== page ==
Abstract 17874: Effect of Therapeutic Hypothermia with Less Invasive Cardiopulmonary Bypass Hypothermia for Out-of-Hospital Cardiac Arrest
Background: Mild therapeutic hypothermia has been integrated into management strategies for improving the neurological outcome of cardiac arrest with ventricular fibrillation. We introduce our rapid and safe hypothermia procedure with Modified Invasive Cardiopulmonary bypass Hypothermia (LICH) for Return of Spontaneous Circulation (ROSC) patients. This study aimed to evaluate the effects of these new procedures on the outcomes of cardiac arrest patients.
Methods: From January 2007 to May 2011, 47 patients were treated with mild hypothermia. These patients were divided into LICH procedure (Group L, N=23) and traditional cold blanket procedure (Group C, N=24) groups. The LICH procedure was indicated for unconscious ROSC patients under 75 years of age with a witness OHCA, and excluded with brain hemorrhage, traumatic cardiac arrest, and any risk of bleeding. Our LICH procedure quickly induced hypothermia via narrow pediatric cannulas on low-perfusion (1 l/min) artery-venous cardiopulmonary bypass (CPB) with minimal anticoagulation. Activated coagulation time (ACT) was set at 150 seconds for the Group L. Any complications, time to target temperature, temperature stability, cytokines and neurological outcomes were compared. A favorable outcome was defined as a Cerebral Performance Category (CPC) of 1-2.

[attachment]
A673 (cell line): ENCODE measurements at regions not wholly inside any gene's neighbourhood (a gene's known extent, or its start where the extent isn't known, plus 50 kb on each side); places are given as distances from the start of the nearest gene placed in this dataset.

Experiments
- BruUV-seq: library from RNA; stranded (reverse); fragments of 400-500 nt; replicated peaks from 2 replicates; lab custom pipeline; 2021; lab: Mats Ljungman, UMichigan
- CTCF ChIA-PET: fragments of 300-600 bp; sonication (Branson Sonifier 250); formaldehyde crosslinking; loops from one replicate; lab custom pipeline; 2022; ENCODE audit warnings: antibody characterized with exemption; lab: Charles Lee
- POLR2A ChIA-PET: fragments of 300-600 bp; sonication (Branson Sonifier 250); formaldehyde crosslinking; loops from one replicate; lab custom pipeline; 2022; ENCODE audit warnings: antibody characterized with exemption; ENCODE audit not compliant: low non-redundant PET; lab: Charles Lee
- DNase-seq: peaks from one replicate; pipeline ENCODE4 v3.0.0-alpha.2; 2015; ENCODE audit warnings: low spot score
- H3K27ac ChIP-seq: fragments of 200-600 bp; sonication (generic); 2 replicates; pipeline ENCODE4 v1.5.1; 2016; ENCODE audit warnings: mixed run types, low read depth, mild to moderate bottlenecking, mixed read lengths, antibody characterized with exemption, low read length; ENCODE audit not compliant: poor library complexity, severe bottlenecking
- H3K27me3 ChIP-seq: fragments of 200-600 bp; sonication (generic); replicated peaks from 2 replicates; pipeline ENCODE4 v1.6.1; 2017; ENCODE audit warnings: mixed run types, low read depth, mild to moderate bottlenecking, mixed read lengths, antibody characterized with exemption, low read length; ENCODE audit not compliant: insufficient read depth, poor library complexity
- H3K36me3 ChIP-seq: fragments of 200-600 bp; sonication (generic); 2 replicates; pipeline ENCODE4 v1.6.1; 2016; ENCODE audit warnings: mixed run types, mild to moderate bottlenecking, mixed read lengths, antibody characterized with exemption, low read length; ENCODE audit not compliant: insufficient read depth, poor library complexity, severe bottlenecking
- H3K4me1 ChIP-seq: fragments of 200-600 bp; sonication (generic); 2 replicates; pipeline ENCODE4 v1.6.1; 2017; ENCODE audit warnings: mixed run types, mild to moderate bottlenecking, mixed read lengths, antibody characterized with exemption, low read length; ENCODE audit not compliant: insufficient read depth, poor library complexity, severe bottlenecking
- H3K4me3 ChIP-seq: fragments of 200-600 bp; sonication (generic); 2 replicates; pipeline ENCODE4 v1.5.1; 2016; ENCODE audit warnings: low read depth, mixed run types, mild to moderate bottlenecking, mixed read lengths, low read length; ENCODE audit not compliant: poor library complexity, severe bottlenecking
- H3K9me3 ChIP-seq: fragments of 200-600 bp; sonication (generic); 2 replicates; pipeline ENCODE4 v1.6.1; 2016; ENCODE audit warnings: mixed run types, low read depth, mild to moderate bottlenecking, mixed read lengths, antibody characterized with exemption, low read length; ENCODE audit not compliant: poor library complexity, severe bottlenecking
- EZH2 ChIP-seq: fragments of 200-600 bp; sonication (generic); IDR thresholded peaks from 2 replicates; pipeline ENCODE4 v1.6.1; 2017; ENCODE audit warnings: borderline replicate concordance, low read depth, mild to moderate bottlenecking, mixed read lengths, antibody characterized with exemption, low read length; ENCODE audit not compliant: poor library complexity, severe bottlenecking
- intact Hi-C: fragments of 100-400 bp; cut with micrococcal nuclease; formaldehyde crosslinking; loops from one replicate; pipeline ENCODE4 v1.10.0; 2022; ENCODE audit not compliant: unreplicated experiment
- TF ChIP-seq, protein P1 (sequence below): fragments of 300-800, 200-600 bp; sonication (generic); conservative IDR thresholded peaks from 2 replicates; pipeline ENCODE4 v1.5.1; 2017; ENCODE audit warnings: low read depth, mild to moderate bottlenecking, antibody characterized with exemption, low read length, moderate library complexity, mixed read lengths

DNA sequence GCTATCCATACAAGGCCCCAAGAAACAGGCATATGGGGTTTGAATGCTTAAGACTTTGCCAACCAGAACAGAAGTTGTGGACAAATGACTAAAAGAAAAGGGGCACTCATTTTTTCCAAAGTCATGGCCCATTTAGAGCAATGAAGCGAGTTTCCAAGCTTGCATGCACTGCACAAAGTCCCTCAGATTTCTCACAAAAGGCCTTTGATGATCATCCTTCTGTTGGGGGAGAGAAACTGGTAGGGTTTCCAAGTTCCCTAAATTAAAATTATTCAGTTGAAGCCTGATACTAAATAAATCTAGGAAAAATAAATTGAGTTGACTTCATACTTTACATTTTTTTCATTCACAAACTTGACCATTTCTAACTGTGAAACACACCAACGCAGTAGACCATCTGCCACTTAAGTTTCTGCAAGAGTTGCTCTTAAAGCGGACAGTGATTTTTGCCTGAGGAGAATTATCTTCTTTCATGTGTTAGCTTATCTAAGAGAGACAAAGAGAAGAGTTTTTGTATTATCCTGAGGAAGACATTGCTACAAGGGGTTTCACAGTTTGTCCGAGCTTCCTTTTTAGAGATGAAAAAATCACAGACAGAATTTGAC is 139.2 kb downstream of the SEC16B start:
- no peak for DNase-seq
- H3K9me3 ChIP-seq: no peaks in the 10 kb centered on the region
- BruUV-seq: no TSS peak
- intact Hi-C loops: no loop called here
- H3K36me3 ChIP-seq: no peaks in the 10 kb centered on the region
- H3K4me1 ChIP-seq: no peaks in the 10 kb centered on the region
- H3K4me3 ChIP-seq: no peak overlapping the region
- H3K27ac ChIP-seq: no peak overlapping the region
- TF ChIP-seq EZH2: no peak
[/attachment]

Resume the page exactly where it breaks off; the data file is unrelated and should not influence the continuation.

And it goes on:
Results: There were no significant characteristic differences between groups L and C. As compared with Group L, Group C had higher rates of temperature instability (9% vs. 50%, p=0.021), temperature over-shoot (0% vs. 54%, p=0.001), and quick induction (11 min vs. 307 min, p=0.003). Mortality and serum cytokines level (ΔIL-6, ΔTNF-A) were not seen significant differences in both groups. Addition, a favorable neurological outcome (91% vs. 58%, p=0.017) were seen in Group L.
Conclusions: These results indicate that our LICH procedure has the advantages of not only rapid induction for the target temperature, but also less invasive therapy for ROSC patient instead of CPB. In addition, quick induction of mild hypothermia is a great benefit for favorable outcomes.
- © 2011 by American Heart Association, Inc.